Am I under stress? For sure. In the last 18 months I’ve experienced a breast biopsy for suspected breast cancer, the death of my sweet and adorable mother-in-law, a previous ER visit with the same symptoms, a stroke in one my close family members who is still on the recovery pilgrimage, COVID…but I am a Stoic, and pride myself in being. able. to. cope. Weathering the storm. Being resilient. Knocked down but getting straight back up.
We wait again. My husband reads the news on his phone. I try to nap. I weep. I try to nap again. I feel frightened and foolish and wonder how I would manage if this man was not beside me, shepherding me into the car and into the hospital gown. Waiting with me and reading out loud nuggets from the endless cycle of news that I really don’t want to hear.
The ER doc returns after about 90 minutes. The bloodwork is good, no signs of heart attack. She thinks it’s a panic attack and mentions that she’s seeing more and more otherwise fit and health people coming to the ER with similar signs and symptoms.
It’s a sign of our times.
Sign of our Times
Yes, it absolutely is. Approximately 30% of us will likely experience panic attack at some point in our lives. The likelihood of a panic attack is higher for women than men, especially for postmenopausal women (like me). The experience of stressful life events, especially those involving loss, threat, or illness, can trigger panic attacks, as well as the presence of vulnerability factors (e.g., genetic factors, childhood adversity, and anxiety).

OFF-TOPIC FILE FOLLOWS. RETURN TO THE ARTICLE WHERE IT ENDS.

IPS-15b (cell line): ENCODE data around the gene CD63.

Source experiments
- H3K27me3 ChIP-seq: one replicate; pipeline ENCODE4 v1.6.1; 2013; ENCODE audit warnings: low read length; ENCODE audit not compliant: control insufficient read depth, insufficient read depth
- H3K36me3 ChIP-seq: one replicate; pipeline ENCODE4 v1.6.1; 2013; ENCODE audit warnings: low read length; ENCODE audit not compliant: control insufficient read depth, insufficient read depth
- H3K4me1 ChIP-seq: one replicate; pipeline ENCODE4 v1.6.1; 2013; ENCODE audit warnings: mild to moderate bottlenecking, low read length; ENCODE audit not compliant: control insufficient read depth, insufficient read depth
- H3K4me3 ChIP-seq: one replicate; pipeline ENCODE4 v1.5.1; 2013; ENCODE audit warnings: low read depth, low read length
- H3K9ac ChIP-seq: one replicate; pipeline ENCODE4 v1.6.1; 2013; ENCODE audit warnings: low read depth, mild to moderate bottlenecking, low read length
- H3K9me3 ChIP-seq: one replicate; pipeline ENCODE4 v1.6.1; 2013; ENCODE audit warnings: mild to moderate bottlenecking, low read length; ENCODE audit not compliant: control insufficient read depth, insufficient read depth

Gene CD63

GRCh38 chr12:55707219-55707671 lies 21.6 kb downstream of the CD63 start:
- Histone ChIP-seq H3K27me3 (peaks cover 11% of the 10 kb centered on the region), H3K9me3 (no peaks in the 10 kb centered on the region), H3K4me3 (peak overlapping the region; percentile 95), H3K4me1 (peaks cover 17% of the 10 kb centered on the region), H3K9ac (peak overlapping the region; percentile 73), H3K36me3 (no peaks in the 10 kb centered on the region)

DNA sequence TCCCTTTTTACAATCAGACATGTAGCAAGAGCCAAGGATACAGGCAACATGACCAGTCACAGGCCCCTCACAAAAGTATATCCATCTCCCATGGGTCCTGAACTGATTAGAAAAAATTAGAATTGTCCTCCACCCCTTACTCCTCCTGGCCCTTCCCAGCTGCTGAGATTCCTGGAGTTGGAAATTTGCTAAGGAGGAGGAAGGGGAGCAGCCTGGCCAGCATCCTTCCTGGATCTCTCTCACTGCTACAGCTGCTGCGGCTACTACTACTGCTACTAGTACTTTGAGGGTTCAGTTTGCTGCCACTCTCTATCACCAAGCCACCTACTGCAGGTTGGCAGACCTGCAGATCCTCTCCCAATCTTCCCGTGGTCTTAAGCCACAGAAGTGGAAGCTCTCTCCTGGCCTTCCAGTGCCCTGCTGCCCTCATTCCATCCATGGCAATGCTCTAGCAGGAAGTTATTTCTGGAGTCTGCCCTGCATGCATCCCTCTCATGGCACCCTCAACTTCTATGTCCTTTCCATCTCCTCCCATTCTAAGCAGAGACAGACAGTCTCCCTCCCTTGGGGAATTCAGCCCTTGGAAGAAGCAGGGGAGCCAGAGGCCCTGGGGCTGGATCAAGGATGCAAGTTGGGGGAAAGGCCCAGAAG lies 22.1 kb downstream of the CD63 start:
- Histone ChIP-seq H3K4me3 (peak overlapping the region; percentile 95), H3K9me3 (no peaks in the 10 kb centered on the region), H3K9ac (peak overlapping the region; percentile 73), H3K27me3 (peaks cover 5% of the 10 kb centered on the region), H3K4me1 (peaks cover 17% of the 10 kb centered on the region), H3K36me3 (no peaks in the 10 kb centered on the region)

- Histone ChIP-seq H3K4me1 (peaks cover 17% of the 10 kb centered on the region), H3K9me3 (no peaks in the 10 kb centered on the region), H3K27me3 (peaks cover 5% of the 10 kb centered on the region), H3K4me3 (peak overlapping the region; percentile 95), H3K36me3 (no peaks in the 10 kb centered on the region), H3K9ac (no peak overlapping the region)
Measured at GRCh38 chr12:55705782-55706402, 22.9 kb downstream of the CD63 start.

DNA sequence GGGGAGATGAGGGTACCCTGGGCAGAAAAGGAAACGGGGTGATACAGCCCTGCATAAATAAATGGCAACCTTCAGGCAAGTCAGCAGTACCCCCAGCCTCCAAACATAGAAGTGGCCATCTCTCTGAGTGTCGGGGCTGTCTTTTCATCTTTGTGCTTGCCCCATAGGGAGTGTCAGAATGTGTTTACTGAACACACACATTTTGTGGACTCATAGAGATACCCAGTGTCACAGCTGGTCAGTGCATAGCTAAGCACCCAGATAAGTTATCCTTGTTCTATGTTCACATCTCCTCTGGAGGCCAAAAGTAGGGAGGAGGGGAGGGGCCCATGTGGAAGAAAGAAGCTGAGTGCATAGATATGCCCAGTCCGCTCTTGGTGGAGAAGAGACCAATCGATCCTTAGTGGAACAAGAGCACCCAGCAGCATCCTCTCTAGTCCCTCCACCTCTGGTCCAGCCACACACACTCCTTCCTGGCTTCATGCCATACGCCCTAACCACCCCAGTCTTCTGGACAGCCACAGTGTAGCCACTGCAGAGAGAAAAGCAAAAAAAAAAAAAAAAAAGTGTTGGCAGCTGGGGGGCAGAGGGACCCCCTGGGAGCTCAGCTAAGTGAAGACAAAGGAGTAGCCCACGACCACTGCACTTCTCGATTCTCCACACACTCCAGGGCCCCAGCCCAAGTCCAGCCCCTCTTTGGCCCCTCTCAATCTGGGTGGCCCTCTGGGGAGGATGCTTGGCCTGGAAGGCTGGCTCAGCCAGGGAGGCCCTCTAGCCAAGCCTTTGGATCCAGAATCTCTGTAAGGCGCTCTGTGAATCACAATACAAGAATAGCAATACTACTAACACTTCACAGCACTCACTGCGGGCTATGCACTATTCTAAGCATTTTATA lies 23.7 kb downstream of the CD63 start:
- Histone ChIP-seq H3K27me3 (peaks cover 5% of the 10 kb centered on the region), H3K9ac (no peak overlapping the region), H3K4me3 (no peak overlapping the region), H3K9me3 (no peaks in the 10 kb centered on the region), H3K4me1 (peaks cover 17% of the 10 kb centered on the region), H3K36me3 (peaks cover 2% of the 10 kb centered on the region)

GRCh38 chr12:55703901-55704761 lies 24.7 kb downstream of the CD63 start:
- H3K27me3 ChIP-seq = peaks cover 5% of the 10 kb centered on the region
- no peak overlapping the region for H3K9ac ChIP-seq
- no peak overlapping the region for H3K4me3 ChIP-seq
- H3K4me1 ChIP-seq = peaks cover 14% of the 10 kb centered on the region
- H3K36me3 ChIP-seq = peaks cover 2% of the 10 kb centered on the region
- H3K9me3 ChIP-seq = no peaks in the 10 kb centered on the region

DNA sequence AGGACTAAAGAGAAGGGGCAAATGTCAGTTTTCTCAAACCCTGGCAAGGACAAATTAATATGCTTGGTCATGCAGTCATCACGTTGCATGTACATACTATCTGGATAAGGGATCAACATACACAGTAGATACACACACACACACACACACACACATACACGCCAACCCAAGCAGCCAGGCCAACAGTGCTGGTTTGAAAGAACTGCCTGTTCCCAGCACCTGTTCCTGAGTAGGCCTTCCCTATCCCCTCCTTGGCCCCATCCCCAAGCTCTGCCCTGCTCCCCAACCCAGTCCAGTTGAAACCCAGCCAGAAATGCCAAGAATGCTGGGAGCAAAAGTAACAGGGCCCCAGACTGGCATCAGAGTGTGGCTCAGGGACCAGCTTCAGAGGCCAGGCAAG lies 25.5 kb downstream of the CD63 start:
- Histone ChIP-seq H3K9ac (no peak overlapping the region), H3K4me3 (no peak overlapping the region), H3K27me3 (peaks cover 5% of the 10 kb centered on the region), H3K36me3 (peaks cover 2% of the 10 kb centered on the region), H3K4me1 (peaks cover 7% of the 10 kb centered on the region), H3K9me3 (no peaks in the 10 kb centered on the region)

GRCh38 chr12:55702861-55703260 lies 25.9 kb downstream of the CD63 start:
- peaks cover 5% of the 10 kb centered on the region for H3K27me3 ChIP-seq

Oh, and global events, like pandemic.
The ER doc offers anti-anxiety medication, which I don’t accept at the time but will eventually discuss with my primary care physician as a helpful backup plan. (A few additional panic attacks later, I’ve now learned how helpful such medication can be).
Yoga, Meditation, Pranayama
You know what else it helpful? Yoga, meditation, and pranayama. I knew this going in(to the ER). I’ve for been practicing these elements for years and I’m grateful for the pre-loading that regular practice provides. Even though it’s challenging to focus on breath in the moment, I know that this practice has filled my bank and made it possible for me to make several withdrawals without penalty in the last week or so.
Yoga, meditation, and pranayama practice help me slow down, tune in, and respond to the experience from a place of relative self-knowing versus from a place of fear. To practice presence (which is mindfulness with intention in the presence of anxiety), build resilience, and surrender to what is, knowing that whatever is now, is temporary.